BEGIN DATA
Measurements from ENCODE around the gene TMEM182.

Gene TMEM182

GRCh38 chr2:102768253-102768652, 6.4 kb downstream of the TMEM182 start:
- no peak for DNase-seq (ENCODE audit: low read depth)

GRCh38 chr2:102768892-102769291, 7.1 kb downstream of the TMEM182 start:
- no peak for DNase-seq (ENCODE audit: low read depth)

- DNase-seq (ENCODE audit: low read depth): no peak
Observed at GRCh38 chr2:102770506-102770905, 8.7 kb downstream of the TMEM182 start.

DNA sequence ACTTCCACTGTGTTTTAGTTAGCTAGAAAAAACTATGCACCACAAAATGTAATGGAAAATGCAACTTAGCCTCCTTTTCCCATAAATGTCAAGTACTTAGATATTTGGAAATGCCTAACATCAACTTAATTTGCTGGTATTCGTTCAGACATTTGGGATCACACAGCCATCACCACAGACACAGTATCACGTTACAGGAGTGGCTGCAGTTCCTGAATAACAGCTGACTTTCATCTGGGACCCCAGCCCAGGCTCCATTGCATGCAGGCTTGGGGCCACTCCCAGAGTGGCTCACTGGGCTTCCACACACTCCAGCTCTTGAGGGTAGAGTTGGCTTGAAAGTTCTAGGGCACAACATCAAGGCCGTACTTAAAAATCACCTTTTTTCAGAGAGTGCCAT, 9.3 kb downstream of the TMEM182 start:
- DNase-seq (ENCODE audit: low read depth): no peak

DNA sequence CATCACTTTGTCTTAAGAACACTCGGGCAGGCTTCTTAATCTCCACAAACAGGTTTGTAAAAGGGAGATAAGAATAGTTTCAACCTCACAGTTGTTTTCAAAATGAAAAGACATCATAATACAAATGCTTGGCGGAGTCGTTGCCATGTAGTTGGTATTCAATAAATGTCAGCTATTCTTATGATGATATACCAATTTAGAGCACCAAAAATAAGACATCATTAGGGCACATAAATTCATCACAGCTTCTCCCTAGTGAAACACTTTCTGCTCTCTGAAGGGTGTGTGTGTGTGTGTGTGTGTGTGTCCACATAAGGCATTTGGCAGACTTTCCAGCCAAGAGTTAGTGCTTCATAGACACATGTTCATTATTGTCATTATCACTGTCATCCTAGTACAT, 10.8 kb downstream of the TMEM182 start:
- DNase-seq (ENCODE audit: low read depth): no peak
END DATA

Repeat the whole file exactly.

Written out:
Measurements from ENCODE around the gene TMEM182.

Gene TMEM182

GRCh38 chr2:102768253-102768652, 6.4 kb downstream of the TMEM182 start:
- no peak for DNase-seq (ENCODE audit: low read depth)

GRCh38 chr2:102768892-102769291, 7.1 kb downstream of the TMEM182 start:
- no peak for DNase-seq (ENCODE audit: low read depth)

- DNase-seq (ENCODE audit: low read depth): no peak
Observed at GRCh38 chr2:102770506-102770905, 8.7 kb downstream of the TMEM182 start.

DNA sequence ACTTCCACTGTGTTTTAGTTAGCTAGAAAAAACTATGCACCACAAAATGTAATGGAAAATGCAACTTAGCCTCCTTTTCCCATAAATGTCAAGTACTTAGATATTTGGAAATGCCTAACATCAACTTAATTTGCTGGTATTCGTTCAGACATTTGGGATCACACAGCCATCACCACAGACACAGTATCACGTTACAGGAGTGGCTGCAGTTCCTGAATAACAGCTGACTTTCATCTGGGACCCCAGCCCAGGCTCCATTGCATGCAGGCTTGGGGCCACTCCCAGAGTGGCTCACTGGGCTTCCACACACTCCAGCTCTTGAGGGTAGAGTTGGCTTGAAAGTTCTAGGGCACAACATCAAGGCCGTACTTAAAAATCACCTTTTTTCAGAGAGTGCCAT, 9.3 kb downstream of the TMEM182 start:
- DNase-seq (ENCODE audit: low read depth): no peak

DNA sequence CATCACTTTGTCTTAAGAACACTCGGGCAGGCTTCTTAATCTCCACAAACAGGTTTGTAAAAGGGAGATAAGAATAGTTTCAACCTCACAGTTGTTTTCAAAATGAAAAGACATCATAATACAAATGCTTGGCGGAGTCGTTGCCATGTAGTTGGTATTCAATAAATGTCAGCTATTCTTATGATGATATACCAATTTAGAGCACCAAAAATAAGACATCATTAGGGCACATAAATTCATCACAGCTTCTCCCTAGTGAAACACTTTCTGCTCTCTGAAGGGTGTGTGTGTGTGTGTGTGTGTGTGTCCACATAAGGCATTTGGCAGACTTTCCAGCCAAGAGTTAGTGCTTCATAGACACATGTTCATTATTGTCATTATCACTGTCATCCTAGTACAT, 10.8 kb downstream of the TMEM182 start:
- DNase-seq (ENCODE audit: low read depth): no peak